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The Navy is opening sea and short-duty assignments outside of the continental U.S. to sailors with HIV or other blood-borne illnesses, according to a spokesman.
Per a directive issued last year by Navy Secretary Ray Mabus, the service has revised policy governing assignments for these sailors, and has now begun assigning them to overseas duty stations, Navy Personnel Command spokesman Mike McLellan confirmed in an email.
“Guidance for sailors was approved in August 2013 to implement SECNAVINST 5300.3E,” he said. “Navy Personnel Command is following the direction of the secretary, and has begun assigning sailors with blood-borne pathogens to operational/OCONUS platforms.”
The move was first reported by Stars and Stripes.
Previously, sailors with HIV or other blood-borne illnesses were restricted to duty assignments within the continental U.S., regardless of their physical condition. Now, as long as their illnesses are considered under control with medication, they are able to serve overseas.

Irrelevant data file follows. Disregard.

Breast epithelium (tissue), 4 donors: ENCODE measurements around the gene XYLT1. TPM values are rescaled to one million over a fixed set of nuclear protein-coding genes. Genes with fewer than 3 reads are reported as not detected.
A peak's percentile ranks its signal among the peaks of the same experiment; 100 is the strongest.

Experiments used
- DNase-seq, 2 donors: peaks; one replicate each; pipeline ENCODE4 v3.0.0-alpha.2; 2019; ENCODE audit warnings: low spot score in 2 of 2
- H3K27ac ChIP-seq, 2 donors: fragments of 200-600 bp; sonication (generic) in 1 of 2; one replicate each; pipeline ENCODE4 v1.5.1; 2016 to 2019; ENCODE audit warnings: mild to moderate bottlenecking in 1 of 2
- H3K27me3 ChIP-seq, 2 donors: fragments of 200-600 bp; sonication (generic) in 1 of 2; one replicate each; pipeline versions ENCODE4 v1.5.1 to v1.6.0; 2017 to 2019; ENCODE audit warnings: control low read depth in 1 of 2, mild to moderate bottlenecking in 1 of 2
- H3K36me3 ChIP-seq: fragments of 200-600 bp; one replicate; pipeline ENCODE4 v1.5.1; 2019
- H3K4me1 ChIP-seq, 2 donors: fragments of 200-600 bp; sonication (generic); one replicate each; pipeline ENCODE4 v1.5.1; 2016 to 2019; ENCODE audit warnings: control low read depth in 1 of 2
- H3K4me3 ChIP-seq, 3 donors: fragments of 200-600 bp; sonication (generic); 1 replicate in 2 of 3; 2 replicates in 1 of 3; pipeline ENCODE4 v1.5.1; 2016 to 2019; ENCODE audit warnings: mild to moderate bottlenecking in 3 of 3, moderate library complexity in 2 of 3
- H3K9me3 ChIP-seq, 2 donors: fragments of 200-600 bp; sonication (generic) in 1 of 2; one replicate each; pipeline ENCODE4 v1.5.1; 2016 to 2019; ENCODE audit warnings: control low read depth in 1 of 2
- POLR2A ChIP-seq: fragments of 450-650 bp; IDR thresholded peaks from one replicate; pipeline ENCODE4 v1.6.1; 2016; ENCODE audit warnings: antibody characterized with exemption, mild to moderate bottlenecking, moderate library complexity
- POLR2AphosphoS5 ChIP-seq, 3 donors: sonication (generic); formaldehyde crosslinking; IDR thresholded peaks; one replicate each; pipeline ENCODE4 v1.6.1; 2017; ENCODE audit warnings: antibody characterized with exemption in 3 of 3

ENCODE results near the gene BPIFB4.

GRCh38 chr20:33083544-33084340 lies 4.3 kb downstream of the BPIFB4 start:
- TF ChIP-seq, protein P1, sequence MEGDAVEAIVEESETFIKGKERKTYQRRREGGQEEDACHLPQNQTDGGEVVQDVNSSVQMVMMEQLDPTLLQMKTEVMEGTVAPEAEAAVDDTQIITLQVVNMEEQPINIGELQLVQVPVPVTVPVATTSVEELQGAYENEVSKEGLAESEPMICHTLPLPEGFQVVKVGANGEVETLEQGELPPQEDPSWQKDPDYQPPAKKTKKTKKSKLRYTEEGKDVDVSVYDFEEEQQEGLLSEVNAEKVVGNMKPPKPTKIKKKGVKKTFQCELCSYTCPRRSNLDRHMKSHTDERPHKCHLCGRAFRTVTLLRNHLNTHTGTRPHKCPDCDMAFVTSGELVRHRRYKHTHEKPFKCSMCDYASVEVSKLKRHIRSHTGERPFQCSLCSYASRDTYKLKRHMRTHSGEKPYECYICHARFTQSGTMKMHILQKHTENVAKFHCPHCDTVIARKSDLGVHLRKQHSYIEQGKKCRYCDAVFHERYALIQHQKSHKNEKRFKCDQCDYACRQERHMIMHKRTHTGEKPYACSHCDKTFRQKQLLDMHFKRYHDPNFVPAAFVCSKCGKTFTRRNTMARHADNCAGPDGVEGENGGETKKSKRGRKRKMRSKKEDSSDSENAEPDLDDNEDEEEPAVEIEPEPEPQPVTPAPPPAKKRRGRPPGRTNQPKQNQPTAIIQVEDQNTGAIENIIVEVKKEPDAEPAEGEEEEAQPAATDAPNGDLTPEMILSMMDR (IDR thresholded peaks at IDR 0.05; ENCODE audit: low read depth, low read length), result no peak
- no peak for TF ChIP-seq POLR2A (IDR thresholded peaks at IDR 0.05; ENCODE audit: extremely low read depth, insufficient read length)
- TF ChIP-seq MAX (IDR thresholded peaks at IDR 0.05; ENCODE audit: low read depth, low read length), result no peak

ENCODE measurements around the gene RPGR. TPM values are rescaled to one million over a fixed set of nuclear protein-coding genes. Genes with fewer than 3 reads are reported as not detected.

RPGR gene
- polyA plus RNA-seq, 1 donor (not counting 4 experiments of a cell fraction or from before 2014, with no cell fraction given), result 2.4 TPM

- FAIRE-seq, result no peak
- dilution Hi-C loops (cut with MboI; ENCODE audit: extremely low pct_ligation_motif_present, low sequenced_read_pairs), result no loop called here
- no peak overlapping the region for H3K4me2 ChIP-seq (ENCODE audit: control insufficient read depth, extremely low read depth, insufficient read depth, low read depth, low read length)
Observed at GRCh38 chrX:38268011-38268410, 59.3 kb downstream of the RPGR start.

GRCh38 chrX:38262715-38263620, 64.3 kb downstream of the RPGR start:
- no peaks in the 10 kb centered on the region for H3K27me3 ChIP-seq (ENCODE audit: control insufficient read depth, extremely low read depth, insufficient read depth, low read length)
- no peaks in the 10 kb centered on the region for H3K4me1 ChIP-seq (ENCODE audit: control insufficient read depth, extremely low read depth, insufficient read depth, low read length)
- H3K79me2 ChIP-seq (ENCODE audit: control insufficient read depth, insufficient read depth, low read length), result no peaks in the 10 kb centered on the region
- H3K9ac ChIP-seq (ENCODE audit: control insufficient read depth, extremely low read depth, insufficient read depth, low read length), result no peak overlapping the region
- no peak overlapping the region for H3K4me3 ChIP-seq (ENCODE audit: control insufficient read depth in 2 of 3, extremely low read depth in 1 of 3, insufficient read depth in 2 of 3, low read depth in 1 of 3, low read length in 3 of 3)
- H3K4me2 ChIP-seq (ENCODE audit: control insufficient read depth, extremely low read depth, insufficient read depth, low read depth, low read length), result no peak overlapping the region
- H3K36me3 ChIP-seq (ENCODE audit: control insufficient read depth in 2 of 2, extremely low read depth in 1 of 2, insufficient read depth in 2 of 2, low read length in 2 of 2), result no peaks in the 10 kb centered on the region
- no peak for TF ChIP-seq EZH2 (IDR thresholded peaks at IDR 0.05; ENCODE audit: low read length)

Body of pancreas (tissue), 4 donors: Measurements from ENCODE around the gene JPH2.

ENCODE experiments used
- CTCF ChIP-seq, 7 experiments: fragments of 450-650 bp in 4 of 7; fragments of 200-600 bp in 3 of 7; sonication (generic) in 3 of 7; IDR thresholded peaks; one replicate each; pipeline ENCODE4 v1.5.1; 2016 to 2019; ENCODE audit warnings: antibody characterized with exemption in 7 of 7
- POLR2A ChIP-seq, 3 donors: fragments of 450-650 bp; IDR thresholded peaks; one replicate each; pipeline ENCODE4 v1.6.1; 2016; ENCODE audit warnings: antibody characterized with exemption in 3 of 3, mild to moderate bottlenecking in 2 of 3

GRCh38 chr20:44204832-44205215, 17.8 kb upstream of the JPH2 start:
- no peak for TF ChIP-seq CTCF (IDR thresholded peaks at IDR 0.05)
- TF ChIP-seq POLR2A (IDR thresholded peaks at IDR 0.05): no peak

Affected sailors who are interested in an overseas assignment must submit a request to Navy Personnel Command, then coordinate with the senior medical officer and commanding officer of their proposed new command to approve the assignment.
Sailors with an upcoming rotation date should contact their detailers to arrange their next orders.
McLellan declined to say how many people are now eligible for overseas assignments or how many have already been assigned.
“At this point, less than 0.1 percent of Navy's population fall into these categories,” he said.
The policy still prevents HIV-positive people from joining the Navy.